Bezos pledges $2bn for restoring nature
Washington – Amazon founder Jeff Bezos has said his Bezos Earth Fund will spend $2bn (£1.5bn) restoring landscapes and transforming food systems.
He told the COP26 climate conference in Glasgow that he had grasped nature’s fragility when he travelled into space.
Entrepreneurs including Bezos have been criticised for spending money on trips into space instead of solving problems on Earth.
Amazon has also been criticised by its workers over environmental practices.
Speaking to the COP26 conference, Bezos said: “In too many parts of the world, nature is already flipping from a carbon sink to a carbon source.”
The Bezos Earth Fund plans to spend $10bn fighting climate change overall.
In Glasgow the founder of the world’s biggest online retailer described the experience of travelling on his rocket ship, New Shepard, in July as a revelation of Earth’s vulnerability.
“I was told that seeing the Earth from space changes the lens from which you view the world but I was not prepared for just how much that would be true,” he said.
“Looking back at Earth from up there, the atmosphere seems so thin, the world so finite and so fragile. Now, in this critical year and what we all know is the decisive decade, we must all stand together to protect our world.”
In September, the Bezos Earth Fund pledged $1bn towards conserving nature and indigenous peoples and cultures.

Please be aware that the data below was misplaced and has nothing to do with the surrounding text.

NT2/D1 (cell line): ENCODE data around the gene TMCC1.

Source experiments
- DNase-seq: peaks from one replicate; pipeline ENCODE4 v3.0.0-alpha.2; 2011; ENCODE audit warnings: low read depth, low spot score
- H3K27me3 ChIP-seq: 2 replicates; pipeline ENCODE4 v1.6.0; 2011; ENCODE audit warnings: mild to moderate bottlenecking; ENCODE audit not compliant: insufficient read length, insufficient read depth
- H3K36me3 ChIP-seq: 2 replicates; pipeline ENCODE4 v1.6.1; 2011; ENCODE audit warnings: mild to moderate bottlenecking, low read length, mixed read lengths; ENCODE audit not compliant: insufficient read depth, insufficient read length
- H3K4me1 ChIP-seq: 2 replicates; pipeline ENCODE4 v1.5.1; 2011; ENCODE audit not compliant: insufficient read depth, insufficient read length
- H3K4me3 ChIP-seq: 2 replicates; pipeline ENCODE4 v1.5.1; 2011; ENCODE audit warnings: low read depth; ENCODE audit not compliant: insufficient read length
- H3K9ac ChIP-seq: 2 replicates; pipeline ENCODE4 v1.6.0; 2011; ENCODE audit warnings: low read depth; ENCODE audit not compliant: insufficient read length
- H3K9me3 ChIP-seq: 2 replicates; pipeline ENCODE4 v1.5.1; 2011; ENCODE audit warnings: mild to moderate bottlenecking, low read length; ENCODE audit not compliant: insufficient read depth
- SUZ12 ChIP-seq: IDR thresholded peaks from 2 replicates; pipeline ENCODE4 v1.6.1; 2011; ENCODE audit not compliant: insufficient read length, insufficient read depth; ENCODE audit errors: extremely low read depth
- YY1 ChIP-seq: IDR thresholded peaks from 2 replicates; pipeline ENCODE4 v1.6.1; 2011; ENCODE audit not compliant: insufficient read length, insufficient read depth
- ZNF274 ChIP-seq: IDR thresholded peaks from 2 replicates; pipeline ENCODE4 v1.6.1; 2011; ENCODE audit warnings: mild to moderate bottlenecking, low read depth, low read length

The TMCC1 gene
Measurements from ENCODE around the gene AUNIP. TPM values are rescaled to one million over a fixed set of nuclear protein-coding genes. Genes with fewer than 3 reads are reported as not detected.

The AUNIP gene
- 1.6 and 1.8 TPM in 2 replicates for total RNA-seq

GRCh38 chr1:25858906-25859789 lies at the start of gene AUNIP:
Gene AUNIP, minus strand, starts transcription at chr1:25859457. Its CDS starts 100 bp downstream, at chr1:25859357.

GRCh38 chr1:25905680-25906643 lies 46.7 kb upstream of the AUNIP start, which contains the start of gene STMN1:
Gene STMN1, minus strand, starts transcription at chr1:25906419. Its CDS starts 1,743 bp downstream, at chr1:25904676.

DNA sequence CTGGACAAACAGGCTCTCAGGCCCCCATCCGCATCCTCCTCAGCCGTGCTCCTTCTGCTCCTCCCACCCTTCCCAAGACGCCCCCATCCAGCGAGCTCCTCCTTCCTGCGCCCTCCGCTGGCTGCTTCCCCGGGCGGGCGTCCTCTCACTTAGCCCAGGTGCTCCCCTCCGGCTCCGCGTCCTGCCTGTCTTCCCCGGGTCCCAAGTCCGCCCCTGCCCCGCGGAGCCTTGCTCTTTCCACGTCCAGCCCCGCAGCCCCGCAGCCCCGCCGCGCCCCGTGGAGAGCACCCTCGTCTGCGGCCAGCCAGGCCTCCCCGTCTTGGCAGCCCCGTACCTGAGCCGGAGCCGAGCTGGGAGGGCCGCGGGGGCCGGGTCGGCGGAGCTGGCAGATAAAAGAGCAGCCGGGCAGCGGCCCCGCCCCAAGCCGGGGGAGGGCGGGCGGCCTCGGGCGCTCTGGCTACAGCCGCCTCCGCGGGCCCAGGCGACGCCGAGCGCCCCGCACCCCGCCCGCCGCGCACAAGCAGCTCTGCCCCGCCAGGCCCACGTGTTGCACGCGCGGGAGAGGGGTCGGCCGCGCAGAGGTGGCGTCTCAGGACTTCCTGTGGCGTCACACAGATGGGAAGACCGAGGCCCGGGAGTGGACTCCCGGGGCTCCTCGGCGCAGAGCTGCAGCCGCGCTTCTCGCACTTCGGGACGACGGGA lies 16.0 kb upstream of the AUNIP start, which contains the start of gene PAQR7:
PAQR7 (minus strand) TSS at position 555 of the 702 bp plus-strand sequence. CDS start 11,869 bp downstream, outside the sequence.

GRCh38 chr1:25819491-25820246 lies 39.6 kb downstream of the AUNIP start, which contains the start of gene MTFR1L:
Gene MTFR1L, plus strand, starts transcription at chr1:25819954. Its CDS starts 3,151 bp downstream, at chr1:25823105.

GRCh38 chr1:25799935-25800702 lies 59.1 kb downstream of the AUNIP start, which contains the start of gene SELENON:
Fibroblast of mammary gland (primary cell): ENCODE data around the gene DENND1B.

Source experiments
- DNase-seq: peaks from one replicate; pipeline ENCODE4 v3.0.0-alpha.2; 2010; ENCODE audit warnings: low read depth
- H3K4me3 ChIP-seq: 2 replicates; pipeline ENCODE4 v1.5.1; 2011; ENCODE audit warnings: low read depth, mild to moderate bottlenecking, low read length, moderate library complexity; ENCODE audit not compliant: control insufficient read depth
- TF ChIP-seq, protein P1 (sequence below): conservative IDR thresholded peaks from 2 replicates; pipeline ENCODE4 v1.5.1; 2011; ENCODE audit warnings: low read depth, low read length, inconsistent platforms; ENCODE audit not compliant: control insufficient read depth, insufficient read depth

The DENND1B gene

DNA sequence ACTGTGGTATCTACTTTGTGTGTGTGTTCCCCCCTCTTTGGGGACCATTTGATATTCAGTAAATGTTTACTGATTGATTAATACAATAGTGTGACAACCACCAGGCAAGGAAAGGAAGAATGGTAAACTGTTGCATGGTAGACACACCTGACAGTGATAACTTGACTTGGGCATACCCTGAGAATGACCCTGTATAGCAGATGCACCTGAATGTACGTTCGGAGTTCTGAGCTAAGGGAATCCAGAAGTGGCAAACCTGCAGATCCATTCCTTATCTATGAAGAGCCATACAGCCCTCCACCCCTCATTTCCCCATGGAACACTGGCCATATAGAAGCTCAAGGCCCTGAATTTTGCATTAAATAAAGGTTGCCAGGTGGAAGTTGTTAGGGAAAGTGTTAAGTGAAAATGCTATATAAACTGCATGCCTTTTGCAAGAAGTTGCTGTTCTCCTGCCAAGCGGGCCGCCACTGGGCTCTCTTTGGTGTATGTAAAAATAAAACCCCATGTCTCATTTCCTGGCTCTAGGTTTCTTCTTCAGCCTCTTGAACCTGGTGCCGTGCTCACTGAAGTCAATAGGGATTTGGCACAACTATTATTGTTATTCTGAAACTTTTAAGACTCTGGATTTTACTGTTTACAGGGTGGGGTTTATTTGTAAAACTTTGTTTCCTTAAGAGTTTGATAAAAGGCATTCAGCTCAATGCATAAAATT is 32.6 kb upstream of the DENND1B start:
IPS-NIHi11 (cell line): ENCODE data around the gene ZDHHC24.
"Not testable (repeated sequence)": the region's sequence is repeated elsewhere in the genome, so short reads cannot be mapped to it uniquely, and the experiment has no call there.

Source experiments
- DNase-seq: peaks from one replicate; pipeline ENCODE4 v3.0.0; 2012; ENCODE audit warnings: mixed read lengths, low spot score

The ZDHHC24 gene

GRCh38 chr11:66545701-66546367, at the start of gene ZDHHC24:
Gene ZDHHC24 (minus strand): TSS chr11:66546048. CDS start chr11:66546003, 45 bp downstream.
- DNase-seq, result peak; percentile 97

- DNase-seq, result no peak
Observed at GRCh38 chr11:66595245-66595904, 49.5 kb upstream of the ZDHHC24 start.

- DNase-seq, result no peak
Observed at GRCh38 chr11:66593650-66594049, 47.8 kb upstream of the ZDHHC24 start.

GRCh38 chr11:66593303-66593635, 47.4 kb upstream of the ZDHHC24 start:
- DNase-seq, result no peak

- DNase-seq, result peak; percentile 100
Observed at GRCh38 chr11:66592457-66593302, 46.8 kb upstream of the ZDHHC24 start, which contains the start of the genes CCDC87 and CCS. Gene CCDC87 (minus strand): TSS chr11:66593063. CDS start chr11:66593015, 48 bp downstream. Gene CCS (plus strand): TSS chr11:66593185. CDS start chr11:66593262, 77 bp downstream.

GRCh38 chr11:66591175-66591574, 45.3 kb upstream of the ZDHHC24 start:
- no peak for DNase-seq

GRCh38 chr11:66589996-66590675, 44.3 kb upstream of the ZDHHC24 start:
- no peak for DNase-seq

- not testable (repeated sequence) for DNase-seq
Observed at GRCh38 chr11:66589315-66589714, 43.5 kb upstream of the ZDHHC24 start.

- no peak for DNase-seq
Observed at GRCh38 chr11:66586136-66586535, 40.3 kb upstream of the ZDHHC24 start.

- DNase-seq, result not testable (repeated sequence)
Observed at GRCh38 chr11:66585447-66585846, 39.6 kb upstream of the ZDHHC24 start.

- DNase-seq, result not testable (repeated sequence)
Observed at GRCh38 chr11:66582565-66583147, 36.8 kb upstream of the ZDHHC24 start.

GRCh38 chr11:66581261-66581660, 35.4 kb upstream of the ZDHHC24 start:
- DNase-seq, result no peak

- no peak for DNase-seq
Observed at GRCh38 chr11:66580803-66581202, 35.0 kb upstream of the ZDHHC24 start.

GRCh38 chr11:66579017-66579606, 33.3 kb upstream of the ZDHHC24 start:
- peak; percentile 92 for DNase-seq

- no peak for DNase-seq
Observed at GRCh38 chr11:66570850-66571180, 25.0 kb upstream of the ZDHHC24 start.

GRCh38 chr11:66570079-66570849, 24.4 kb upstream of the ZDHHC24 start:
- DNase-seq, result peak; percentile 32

Announcing the follow-up $2bn pledge on Tuesday, Bezos said that two-thirds of Africa’s productive land was degraded but this could be reversed.
“Restoration can improve soil fertility, raise yields and improve food security, make water more reliable, create jobs and boost economic growth, while also sequestering carbon,” he told COP26.
As well as Bezos, Sir Richard Branson and Elon Musk are building up space businesses.
Last month, Prince William suggested entrepreneurs should focus on saving Earth rather than engaging in space tourism.
Amazon has also been criticised in the past by its workers over its record on climate change.
Last year, Amazon Employees for Climate Justice called on the online retail giant to achieve zero emissions by 2030, limit its work with fossil fuel companies, and stop funding for politicians and lobbyists who deny the existence of climate change.
In April this year, US labour officials found that Amazon retaliated illegally when it fired two employees who were part of the group.